5 Things To Know About IBM HTTP Server on z/OS
BenjaminKoehler 270006J55E Visits (5595)
Users of z/OS for the past several years have had a choice of two IBM HTTP Servers (IHS) that they can use. Now one has become strategic while the other will become unsupported. IHS powered by Apache supports IPv6, 64-bit execution, and includes security authentication and authorization capabilities similar to those provided in IHS powered by Domino. A change from the Domino powered to the Apache powered IHS has become necessary.
Here are five points you should know about HTTP on z/OS and the migration from Domino to Apache
The original HTTP Server for use on z/OS, introduced in the 1990s, was often referred to as the “Domino Go Webserver”, DGW, IBM HTTP Server V 5.3, or simply IHS. When the WebSphere Application Server product became available on z/OS around 2003, this included an HTTP Server based on the widely-used Apache HTTP Server. This has become the strategic HTTP server on z/OS, and the original one will no longer be supported after z/OS R2.1.
2. Migrate to use the advantages of IHS powered by Apache while using all benefits of IHS powered by Domino
The IHS powered by Apache combines all benefits of IHS powered by Domino, such as security authentication and authorization capabilities, with its own benefits. These include IPv6 support and a 64-bit execution.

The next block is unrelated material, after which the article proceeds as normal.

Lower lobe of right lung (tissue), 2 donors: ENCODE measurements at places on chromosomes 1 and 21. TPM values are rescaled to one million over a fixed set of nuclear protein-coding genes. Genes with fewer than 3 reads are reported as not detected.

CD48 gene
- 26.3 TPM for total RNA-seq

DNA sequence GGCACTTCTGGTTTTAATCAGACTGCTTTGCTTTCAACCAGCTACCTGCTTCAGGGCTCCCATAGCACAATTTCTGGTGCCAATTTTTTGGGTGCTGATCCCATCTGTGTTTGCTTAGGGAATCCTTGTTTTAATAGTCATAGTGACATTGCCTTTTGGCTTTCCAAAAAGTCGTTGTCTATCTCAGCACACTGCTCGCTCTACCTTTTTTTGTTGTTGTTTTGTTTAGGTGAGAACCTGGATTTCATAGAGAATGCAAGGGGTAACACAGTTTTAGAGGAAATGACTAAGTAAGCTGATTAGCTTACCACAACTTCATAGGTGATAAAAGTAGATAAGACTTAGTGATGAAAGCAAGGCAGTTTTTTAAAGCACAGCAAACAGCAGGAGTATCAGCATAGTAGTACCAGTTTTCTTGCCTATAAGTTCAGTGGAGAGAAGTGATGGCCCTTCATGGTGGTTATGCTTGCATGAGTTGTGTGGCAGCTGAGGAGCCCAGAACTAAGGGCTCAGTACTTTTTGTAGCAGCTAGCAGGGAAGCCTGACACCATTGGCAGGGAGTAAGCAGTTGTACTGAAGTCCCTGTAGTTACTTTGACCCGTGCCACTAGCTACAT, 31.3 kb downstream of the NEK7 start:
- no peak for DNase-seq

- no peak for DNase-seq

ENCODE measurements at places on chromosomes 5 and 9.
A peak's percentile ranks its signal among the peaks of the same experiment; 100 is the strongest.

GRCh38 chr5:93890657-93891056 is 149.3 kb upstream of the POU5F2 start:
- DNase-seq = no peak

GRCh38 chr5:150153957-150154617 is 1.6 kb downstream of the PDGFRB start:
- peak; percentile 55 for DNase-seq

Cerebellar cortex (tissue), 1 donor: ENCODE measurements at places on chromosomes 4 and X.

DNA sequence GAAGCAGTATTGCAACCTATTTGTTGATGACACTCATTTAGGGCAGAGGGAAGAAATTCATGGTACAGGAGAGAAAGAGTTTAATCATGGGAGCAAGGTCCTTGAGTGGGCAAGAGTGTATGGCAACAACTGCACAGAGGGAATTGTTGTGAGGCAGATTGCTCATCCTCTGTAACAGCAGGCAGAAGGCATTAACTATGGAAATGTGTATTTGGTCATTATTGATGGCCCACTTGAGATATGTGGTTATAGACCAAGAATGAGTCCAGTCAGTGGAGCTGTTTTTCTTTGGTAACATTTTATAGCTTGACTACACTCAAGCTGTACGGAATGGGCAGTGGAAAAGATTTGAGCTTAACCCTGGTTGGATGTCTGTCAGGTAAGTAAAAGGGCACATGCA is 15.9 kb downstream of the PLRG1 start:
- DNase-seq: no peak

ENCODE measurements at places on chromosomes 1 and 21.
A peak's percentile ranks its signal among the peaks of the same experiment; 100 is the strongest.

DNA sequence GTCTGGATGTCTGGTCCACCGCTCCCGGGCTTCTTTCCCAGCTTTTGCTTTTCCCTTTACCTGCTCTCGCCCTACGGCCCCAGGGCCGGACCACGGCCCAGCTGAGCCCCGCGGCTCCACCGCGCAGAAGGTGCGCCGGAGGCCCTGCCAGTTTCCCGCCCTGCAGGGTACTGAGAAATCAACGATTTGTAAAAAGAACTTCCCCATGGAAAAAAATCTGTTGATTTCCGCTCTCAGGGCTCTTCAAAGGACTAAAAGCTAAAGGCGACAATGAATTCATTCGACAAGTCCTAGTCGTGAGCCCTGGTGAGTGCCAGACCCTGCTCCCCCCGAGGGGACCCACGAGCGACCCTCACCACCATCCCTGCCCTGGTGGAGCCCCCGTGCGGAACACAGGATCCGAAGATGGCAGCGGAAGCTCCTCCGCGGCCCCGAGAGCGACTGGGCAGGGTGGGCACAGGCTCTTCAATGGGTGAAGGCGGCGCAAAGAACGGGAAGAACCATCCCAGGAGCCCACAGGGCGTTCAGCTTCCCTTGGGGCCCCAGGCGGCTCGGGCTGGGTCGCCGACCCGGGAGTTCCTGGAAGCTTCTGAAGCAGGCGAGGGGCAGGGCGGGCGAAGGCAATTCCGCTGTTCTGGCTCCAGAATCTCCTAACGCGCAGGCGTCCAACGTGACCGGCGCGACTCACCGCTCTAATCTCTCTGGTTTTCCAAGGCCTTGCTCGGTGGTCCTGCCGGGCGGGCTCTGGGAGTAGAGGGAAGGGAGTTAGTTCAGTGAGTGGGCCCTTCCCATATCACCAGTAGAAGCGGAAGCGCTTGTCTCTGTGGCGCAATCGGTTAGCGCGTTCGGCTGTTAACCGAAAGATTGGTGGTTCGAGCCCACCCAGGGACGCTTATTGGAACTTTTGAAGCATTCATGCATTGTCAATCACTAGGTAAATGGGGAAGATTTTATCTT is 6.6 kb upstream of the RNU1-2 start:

3. Explore the differences between Apache and Domino
In addition to the differences in IPv6 and 64-bit support, there are more that make the IBM HTTP Server powered by Apache a good choice. IBM HTTP Server DGW runs with a fixed number of threads by default while IBM HTTP Server powered by Apache runs multiple processes with multiple threads at startup time. More processes and threads can be added dynamically if the demand increases.
4. Three keys to have a successful migration? Planning! Planning! Planning!
According to a wise old computer programmer, there is only one key factor when migrating a system: Planning. A proper migration helps you to think of every aspect. There are four questions that should make your migration plan helpful and detailed:
5. C as a programming language brings you advantages
Apache uses the C language for the implementation of its HTTP web server. It is widely used on many operating systems and has a large user community. This means you can extend the core capability by developing your own modules or using third party modules. The large user community can provide advice and examples of how the Apache HTTP Server is used.
To read more about IBM HTTP Server on z/OS and its migration, have a look at our Solution Guide: IBM
Benjamin Köhler works within the IBM Redbook Team with technical experts to create books, guides, blogs, and videos. Follow Benjamin on Twitter at @koehlerBenjamin.